Ubud Float Garden: Is Floatation Therapy the Ultimate Way to Unplug?

Ubud Float Garden is a sensory deprivation tank centre in Ubud, Bali. I recently took a visit there to finally check the place out and revive my love of floating.

Back when I used to live in London and worked a nine-to-five, I discovered the joy of floatation therapy. I often booked a long session in a floatation tank on a Sunday night, finding it helped me deal better with the unwanted jolt of Monday morning and the onset of another week in an unfulfilling job.

Later on for a while, once I’d quit my role as a Business Analyst and pretty much moved to Bali, I aspired to open a floatation tank centre in Ubud. I knew it was only a matter of time before someone did, Ubud being the world-wellness-capital it is, and indeed it was. Happily, at Ubud Float Garden they’ve done a very good job too.

Ubud Float Garden is set in peaceful, green countryside about ten minutes drive away from the centre of Ubud. The drive itself is quite a treat, taking in small winding roads that meander through the undulating land, crossing a river and passing dramatic terrain and small villages along the way.


Floating is a sensory deprivation practice achieved by lying in a tank of epsom-salted water, heated to the temperature of the body to reduce the sensation of the water itself on the skin to the bare minimum.

The presence of salt in the water facilitates an experience akin to weightlessness. The body is buoyant and suspended effortlessly in just a few inches of water.

The floatation tanks themselves are typically big enough to lie inside and stretch out comfortably without touching the sides, although part of you might occasionally gently bump a wall as you float.

A user-activated soft blue light greets you inside the tank, which you can turn off when you’re ready, and a spray-bottle of water is there in case you make the mistake of getting salt in your eyes.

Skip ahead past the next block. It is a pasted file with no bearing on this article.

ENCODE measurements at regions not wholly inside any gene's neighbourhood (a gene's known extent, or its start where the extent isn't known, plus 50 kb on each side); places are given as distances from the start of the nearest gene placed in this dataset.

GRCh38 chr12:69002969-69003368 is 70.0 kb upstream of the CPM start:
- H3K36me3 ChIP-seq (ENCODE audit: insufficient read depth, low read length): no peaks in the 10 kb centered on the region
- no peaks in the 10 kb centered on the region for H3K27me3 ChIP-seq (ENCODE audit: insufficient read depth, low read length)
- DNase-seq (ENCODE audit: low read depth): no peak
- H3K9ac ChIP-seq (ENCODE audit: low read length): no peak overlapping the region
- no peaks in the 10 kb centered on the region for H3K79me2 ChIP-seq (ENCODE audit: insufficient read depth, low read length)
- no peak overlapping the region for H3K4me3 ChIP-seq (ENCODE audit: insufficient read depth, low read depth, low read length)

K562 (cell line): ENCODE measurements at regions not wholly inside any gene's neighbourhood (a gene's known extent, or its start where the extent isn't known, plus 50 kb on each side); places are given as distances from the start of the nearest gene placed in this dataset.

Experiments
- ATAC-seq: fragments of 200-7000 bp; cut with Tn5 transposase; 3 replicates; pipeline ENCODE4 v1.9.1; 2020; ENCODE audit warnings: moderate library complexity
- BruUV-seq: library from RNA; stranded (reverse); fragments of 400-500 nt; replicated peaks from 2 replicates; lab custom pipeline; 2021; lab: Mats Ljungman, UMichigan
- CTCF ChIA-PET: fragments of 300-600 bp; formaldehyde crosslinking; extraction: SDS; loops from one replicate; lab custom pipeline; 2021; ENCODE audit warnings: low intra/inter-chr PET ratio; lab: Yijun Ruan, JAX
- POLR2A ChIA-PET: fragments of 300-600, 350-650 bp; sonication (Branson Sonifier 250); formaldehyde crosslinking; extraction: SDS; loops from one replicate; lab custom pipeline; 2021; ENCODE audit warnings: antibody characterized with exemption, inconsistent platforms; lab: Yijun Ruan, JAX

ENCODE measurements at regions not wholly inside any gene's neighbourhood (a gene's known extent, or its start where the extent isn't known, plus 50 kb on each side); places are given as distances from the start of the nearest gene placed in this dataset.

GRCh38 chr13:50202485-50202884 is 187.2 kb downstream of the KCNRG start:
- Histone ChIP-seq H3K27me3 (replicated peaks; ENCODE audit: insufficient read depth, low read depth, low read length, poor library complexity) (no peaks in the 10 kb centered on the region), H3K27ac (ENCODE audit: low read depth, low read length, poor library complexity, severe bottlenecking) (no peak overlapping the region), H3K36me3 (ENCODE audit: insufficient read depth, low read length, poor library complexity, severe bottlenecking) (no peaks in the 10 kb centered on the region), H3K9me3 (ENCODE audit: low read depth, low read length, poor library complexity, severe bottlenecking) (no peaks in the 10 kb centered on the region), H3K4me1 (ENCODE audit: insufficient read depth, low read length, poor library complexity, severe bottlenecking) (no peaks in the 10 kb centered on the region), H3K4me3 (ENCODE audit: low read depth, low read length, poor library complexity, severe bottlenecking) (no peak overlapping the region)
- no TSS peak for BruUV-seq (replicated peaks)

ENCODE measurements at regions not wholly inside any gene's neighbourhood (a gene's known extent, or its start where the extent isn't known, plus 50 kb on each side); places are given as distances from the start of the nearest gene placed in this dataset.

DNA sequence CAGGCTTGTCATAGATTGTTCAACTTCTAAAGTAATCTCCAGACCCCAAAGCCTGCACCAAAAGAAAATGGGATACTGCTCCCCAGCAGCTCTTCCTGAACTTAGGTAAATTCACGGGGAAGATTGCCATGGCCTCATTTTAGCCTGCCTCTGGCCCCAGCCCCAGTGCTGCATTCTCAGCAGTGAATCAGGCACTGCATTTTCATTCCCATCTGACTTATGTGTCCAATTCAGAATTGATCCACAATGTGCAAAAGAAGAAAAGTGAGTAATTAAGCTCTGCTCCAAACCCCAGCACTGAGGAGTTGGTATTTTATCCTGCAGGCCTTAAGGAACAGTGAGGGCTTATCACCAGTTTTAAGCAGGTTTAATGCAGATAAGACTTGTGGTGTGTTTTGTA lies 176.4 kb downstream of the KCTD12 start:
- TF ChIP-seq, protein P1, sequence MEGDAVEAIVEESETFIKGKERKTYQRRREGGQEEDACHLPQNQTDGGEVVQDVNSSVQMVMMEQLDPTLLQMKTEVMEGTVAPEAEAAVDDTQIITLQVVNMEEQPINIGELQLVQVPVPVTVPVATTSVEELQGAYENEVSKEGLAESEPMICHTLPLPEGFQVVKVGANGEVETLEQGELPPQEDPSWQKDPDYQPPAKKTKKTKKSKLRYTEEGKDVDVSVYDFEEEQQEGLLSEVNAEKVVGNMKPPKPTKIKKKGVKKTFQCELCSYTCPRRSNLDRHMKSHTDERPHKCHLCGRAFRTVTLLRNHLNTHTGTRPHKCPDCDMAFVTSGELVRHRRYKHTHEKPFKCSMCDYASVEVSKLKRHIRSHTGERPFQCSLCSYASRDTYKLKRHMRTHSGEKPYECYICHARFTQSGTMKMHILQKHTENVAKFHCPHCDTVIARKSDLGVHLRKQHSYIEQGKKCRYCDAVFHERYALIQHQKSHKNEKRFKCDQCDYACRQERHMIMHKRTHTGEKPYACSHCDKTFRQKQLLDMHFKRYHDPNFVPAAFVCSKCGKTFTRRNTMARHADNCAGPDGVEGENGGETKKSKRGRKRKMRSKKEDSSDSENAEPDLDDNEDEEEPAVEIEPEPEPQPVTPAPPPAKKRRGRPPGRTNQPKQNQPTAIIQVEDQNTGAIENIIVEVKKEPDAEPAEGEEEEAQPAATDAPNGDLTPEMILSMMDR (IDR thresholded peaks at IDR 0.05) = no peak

Arrival at Ubud Float Garden

Upon parking on the gravel driveway of Ubud Float Garden I was greeting by friendly reception staff, provided with a welcome drink and given a couple forms to complete under a bale.

I had arrived in plenty of time, as I’d been told the grounds of the float centre were conducive to unwinding both before and after a float. As I sat and relaxed I observed that the ‘Float Garden’ was exactly that – float rooms were constructed in a traditional balinese style, built alongside an attractive herb garden.

I spotted rosella, mint and other plants growing close by, and adjacent to the garden relatively empty fields (by Ubud standards) stretched off into the surrounding area, punctuated by the odd resort. It felt nice to get out of the bustle of town.

The Float

When it was my time to float, I was introduced to the features of the float room, informed about how the float procedure would work and went through the usual pre-float protocol: shower, dry face, apply earplugs.

By this point I was so ready to get in the float tank. As with other floatation centres, at Ubud Float Garden a futuristic-feeling soft blue light emanated through the open tank door. Stepping into the room and seeing the familiar comforting hue, I was reminded just how rejuvenating and beneficial I’d found these experiences to be.